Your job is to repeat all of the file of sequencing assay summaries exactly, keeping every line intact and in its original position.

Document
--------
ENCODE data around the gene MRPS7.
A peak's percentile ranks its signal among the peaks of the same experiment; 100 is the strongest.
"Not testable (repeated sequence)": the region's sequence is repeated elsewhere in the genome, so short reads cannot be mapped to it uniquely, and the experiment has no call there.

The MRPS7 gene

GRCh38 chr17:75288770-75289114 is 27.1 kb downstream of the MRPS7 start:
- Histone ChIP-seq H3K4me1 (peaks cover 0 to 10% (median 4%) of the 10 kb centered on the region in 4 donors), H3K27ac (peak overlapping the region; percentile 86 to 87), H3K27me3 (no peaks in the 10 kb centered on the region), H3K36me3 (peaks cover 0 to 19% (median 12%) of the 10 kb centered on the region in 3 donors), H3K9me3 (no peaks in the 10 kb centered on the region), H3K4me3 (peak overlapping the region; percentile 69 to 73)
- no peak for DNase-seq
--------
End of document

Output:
ENCODE data around the gene MRPS7.
A peak's percentile ranks its signal among the peaks of the same experiment; 100 is the strongest.
"Not testable (repeated sequence)": the region's sequence is repeated elsewhere in the genome, so short reads cannot be mapped to it uniquely, and the experiment has no call there.

The MRPS7 gene

GRCh38 chr17:75288770-75289114 is 27.1 kb downstream of the MRPS7 start:
- Histone ChIP-seq H3K4me1 (peaks cover 0 to 10% (median 4%) of the 10 kb centered on the region in 4 donors), H3K27ac (peak overlapping the region; percentile 86 to 87), H3K27me3 (no peaks in the 10 kb centered on the region), H3K36me3 (peaks cover 0 to 19% (median 12%) of the 10 kb centered on the region in 3 donors), H3K9me3 (no peaks in the 10 kb centered on the region), H3K4me3 (peak overlapping the region; percentile 69 to 73)
- no peak for DNase-seq